The project included the formation of a temporary Playback Theatre company that gave a series of three performances to the fifth grade student body, approximately fifty-five students, based on three character traits or issues the school staff had identified as particularly pertinent. The performances were scheduled during school hours so that all students would have the opportunity to attend together. Initially, a workshop was scheduled for the teachers to introduce the form of Playback Theatre and to solicit their support of the project, but due to unpredictable time constraints this piece was cut from the project.
Project Description and Implementation
Protection of Human Subjects
The first step in implementing the project after the school principal had agreed to participate was to secure approval for the research project from the Institutional Review Board of Union Institute and University, as well as the Charlotte-Mecklenburg Schools central office that over-sees research conducted in the public schools. As this study involved research with human subjects, many of whom are minors, both entities required submission of consent forms for the students, their parents and the staff (see Appendixes A, B and C). These consent forms and the design of the project research followed the guidelines and recommendations found in the Handbook for Research of Human Subjects (Union Institute & University Institutional Review Board, 2003). In addition to the child and parental consent forms, I reiterated to the students before each interview that their participation at all times was voluntary, and they could choose to not participate in the study at any point with no repercussions. Subjects were also informed that the school, as well as the staff and students, would not be mentioned by name in order to protect privacy. Additionally, all participants were informed that all tapes of interviews and survey forms would be kept in a secure location. Subjects were also reminded not to write their names on the survey cards or evaluations.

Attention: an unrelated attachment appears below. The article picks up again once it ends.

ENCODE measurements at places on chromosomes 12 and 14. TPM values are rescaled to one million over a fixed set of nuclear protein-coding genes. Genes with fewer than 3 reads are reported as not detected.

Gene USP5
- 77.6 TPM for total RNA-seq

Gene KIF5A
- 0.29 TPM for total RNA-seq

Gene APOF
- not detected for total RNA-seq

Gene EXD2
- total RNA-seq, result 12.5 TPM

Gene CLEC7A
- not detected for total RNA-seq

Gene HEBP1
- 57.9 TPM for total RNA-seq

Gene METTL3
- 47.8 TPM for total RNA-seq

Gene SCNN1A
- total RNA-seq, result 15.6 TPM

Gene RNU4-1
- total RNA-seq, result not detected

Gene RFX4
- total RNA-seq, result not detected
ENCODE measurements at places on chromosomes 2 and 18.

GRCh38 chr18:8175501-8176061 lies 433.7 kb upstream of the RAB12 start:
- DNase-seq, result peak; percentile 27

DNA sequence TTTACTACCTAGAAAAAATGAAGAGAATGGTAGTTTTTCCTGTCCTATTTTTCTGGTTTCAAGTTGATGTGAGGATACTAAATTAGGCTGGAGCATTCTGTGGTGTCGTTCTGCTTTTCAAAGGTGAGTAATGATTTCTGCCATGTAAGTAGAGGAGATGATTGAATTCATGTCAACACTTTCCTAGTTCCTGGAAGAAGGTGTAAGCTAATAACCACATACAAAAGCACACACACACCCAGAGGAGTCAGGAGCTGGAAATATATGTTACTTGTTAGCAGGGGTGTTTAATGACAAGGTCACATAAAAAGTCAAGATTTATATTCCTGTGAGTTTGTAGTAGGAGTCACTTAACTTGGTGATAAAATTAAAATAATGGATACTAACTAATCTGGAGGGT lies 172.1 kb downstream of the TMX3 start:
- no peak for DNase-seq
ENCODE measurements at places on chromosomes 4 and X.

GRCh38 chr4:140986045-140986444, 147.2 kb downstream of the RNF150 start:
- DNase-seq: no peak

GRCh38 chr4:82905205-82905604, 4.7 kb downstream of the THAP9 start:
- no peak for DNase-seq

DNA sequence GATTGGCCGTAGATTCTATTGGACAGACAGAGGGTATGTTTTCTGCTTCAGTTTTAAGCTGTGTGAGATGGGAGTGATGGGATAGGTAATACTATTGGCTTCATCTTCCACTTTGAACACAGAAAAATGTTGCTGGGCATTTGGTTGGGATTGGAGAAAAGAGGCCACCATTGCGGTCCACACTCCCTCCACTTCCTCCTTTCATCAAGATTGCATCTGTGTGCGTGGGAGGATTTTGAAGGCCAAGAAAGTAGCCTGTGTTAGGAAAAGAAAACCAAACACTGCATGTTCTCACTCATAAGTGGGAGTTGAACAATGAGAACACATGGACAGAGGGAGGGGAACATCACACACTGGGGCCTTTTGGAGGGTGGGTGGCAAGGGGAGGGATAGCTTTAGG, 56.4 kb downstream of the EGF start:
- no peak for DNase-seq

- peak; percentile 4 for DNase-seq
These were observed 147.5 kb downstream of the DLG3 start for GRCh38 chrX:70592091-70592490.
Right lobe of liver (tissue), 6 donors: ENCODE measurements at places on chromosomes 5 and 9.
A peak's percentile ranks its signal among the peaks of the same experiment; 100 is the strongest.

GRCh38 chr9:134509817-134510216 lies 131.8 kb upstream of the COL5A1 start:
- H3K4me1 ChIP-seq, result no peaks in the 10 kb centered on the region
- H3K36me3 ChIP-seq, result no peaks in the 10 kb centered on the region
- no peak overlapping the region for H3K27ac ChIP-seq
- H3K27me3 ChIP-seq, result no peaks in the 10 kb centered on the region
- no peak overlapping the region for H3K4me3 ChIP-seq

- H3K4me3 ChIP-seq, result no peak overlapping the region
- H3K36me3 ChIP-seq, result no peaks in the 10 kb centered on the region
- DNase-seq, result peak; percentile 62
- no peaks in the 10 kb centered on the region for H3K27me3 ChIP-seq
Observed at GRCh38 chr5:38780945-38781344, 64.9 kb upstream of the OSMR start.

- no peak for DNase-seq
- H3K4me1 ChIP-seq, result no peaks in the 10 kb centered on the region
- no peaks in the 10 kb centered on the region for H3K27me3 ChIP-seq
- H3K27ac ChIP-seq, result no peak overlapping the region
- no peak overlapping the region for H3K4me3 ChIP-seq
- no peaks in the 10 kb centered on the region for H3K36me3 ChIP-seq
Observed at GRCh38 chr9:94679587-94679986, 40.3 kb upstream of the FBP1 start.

Permission to conduct the study was granted by both entities in December 2004. It was imperative each student’s privacy and emotional well-being be protected at all times and this was conveyed to the actors as well. Prior to the first performance, we discussed how to handle sensitive disclosures and agreed that any student follow up needed by the school counselor would be requested immediately after the show. Fortunately this was not necessary.
The Charlotte-Mecklenburg Schools Character Education Department and the school’s site coordinator will receive a copy of this report after it has met final approval from the UIU Graduate College.
Preparation for Performances